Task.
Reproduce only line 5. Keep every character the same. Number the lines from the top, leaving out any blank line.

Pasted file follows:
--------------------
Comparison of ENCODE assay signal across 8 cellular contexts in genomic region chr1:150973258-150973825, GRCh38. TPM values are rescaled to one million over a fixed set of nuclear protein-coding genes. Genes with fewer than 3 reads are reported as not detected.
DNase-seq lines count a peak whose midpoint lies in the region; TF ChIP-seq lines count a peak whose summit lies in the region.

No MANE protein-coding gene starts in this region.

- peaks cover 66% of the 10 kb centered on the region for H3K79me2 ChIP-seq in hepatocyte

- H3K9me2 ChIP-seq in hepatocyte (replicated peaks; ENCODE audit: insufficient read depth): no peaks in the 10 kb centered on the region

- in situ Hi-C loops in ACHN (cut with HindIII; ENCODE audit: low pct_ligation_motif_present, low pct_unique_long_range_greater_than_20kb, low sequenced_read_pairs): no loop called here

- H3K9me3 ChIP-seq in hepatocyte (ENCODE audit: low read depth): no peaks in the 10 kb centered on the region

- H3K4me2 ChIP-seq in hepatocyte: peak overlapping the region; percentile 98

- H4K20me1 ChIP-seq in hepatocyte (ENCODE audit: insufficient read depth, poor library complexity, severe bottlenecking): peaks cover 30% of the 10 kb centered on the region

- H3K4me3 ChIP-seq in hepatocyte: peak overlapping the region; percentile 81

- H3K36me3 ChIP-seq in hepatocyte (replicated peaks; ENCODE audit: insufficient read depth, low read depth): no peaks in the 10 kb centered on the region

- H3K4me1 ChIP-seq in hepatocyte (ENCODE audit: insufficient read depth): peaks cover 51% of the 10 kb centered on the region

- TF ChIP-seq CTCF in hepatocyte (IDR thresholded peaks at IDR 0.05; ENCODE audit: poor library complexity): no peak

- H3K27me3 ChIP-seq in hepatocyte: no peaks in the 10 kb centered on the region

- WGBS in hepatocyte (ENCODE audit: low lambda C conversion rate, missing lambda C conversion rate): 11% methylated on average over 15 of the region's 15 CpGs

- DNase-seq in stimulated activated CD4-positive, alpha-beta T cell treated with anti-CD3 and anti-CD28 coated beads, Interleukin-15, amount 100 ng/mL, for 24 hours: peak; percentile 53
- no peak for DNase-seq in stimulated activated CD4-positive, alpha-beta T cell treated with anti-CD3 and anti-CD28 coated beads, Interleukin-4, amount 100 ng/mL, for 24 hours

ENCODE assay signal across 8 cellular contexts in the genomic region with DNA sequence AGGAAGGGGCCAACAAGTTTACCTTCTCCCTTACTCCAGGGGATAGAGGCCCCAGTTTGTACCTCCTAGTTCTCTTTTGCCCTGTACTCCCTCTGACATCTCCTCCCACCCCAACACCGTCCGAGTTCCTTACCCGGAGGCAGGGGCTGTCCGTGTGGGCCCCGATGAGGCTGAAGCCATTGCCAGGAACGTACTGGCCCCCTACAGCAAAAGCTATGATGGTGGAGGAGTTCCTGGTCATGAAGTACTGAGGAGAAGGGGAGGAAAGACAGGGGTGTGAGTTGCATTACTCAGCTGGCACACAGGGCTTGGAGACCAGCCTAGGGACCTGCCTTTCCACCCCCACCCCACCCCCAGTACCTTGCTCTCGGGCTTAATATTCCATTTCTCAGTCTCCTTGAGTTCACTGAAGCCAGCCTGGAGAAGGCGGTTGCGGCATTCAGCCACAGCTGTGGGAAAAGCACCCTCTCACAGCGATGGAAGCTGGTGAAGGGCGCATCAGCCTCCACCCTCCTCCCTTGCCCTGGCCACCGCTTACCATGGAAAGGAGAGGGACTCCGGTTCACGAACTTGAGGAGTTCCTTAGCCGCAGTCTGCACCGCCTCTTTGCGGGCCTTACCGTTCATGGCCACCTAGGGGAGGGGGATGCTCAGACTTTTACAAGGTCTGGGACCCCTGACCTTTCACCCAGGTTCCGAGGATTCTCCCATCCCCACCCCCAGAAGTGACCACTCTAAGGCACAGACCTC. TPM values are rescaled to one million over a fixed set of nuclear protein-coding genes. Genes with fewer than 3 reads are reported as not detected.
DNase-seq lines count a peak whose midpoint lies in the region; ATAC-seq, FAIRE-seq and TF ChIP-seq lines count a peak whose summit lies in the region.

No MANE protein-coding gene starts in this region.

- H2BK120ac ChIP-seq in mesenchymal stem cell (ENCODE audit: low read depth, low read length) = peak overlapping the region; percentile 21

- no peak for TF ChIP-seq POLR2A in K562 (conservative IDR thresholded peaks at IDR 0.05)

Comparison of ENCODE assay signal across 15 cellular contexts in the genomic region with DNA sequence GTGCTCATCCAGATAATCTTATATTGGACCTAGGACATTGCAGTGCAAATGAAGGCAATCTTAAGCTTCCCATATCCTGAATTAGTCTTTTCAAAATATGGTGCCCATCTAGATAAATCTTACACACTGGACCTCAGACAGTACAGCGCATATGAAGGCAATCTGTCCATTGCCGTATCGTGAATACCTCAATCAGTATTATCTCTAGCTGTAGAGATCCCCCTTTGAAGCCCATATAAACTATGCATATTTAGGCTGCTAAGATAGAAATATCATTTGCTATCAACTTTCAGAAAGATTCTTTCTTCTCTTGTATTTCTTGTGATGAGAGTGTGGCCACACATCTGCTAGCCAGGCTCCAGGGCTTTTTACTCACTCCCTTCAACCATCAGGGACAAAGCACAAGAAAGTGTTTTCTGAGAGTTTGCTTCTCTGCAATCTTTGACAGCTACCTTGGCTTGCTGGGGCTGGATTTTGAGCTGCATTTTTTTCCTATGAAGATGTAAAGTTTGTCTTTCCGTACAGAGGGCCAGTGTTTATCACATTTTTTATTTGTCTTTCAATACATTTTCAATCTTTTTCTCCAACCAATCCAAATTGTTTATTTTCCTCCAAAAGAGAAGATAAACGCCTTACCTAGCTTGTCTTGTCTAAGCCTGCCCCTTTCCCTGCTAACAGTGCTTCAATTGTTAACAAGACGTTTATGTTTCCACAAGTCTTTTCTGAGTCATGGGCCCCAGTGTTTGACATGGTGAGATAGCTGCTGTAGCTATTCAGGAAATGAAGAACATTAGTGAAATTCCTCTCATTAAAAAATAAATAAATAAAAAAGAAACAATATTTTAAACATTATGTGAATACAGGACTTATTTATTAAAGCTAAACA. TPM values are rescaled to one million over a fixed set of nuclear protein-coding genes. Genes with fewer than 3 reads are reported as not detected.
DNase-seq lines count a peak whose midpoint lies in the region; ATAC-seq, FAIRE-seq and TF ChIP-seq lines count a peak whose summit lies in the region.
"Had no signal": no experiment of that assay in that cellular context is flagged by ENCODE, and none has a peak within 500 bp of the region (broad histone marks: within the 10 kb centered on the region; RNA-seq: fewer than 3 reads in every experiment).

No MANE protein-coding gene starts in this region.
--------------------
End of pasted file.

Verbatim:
- H3K9me2 ChIP-seq in hepatocyte (replicated peaks; ENCODE audit: insufficient read depth): no peaks in the 10 kb centered on the region